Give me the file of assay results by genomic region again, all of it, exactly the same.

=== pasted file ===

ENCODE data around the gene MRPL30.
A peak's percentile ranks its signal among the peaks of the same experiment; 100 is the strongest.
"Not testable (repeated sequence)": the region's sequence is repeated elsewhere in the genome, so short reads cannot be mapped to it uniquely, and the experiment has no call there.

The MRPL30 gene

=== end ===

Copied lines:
ENCODE data around the gene MRPL30.
A peak's percentile ranks its signal among the peaks of the same experiment; 100 is the strongest.
"Not testable (repeated sequence)": the region's sequence is repeated elsewhere in the genome, so short reads cannot be mapped to it uniquely, and the experiment has no call there.

The MRPL30 gene